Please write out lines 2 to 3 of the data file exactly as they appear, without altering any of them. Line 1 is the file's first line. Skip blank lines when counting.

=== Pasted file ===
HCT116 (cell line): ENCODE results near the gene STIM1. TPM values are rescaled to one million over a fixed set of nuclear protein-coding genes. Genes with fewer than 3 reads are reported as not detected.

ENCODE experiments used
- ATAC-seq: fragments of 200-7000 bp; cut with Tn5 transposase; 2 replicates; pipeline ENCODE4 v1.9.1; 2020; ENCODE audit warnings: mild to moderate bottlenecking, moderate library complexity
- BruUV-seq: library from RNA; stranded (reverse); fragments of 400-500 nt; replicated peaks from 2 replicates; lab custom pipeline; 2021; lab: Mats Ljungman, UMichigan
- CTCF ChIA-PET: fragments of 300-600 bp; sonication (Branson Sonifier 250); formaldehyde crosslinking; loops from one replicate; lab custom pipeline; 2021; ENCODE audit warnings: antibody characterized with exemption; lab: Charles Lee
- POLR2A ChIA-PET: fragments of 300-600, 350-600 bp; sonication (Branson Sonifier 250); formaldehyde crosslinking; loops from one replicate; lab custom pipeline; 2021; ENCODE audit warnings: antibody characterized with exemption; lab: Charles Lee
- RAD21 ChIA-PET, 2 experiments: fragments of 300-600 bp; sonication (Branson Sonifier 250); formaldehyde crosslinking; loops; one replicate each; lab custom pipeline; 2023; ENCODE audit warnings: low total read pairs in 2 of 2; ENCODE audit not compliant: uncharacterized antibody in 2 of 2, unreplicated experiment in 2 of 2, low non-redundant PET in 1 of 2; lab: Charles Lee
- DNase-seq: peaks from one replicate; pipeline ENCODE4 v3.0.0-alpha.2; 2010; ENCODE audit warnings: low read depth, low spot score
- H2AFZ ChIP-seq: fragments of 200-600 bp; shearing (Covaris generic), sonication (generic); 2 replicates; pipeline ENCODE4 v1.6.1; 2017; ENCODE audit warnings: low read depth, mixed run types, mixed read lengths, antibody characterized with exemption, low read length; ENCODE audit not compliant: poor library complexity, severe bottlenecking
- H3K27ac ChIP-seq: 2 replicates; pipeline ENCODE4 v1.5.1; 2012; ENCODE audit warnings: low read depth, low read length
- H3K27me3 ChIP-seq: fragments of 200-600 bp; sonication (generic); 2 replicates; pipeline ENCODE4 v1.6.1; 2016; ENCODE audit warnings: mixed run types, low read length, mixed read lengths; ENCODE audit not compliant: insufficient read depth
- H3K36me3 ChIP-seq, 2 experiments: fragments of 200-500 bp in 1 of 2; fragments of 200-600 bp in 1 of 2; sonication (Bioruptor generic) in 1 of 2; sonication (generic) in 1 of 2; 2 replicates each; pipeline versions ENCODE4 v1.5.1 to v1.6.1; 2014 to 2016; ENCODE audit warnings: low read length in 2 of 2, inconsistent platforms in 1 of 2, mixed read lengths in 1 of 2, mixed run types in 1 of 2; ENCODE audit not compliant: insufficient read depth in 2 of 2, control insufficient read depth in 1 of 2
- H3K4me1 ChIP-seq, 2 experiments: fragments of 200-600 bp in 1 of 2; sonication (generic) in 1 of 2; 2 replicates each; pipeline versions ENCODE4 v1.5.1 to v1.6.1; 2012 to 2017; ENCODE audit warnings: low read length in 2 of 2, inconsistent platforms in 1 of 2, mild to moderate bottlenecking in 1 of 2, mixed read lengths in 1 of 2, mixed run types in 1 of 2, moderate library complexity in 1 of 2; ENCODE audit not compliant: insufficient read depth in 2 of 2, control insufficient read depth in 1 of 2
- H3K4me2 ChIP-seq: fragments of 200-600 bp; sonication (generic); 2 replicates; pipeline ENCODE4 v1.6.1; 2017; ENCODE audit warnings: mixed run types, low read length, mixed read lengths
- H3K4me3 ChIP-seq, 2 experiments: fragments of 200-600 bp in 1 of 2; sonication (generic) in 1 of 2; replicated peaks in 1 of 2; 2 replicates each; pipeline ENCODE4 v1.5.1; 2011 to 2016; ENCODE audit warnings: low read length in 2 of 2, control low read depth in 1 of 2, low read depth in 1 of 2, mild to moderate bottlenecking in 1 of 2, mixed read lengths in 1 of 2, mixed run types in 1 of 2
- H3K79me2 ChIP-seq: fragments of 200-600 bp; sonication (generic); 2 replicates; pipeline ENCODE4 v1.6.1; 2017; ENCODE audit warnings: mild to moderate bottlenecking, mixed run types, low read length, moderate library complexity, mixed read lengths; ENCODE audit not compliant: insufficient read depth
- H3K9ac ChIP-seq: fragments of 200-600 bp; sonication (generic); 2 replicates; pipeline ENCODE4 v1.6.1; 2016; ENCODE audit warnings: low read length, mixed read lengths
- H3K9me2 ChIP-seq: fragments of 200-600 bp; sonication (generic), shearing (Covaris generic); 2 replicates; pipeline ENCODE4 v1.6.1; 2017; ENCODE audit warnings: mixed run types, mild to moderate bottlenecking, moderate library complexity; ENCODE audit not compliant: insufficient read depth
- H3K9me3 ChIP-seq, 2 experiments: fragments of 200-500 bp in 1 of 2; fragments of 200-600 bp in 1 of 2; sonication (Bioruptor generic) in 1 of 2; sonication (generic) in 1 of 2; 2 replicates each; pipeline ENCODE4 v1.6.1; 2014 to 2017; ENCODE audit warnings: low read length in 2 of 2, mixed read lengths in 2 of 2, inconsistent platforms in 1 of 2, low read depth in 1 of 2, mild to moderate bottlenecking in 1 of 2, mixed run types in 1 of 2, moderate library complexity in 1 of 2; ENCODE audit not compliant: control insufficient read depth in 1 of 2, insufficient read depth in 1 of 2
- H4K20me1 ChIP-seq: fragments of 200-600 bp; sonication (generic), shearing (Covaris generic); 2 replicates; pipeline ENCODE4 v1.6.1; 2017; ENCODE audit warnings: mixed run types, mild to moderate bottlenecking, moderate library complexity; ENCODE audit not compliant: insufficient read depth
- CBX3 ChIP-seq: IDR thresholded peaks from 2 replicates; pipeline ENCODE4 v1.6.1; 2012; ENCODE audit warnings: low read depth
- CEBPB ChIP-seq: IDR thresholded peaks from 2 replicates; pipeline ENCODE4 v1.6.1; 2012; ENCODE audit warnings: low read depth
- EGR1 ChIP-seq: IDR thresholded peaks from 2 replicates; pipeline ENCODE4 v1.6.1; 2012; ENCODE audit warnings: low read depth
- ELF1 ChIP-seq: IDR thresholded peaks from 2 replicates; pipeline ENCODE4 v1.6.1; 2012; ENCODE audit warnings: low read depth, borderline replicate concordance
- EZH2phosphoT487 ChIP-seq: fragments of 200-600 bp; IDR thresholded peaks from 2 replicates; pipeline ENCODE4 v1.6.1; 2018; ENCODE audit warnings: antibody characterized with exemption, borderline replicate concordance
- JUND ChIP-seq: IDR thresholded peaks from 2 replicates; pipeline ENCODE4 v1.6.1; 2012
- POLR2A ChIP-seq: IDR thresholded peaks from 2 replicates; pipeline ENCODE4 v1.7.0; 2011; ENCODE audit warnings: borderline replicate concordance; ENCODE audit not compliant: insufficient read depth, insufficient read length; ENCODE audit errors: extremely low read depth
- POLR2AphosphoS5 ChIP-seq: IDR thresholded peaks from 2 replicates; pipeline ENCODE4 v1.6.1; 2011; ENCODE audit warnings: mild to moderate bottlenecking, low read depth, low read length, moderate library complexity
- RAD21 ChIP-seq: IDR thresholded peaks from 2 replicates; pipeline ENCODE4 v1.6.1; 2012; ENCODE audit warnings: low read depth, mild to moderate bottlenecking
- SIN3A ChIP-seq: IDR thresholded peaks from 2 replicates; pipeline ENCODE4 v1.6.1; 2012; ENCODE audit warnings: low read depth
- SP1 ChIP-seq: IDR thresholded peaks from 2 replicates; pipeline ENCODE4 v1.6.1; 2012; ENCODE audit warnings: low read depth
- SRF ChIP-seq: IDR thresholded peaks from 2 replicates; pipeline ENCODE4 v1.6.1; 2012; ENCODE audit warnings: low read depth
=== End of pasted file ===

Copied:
ENCODE experiments used
- ATAC-seq: fragments of 200-7000 bp; cut with Tn5 transposase; 2 replicates; pipeline ENCODE4 v1.9.1; 2020; ENCODE audit warnings: mild to moderate bottlenecking, moderate library complexity